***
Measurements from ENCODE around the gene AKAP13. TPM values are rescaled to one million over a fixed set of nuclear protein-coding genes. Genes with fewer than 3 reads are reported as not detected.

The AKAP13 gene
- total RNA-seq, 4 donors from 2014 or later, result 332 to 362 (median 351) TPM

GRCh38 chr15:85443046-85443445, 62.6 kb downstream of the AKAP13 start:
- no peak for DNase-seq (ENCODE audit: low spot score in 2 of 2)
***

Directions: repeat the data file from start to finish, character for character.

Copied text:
Measurements from ENCODE around the gene AKAP13. TPM values are rescaled to one million over a fixed set of nuclear protein-coding genes. Genes with fewer than 3 reads are reported as not detected.

The AKAP13 gene
- total RNA-seq, 4 donors from 2014 or later, result 332 to 362 (median 351) TPM

GRCh38 chr15:85443046-85443445, 62.6 kb downstream of the AKAP13 start:
- no peak for DNase-seq (ENCODE audit: low spot score in 2 of 2)